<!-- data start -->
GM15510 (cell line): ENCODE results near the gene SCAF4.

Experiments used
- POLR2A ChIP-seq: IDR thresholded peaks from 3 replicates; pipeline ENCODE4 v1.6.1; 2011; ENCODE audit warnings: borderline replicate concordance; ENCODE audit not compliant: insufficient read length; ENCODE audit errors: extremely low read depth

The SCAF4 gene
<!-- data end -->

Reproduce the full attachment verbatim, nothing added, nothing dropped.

GM15510 (cell line): ENCODE results near the gene SCAF4.

Experiments used
- POLR2A ChIP-seq: IDR thresholded peaks from 3 replicates; pipeline ENCODE4 v1.6.1; 2011; ENCODE audit warnings: borderline replicate concordance; ENCODE audit not compliant: insufficient read length; ENCODE audit errors: extremely low read depth

The SCAF4 gene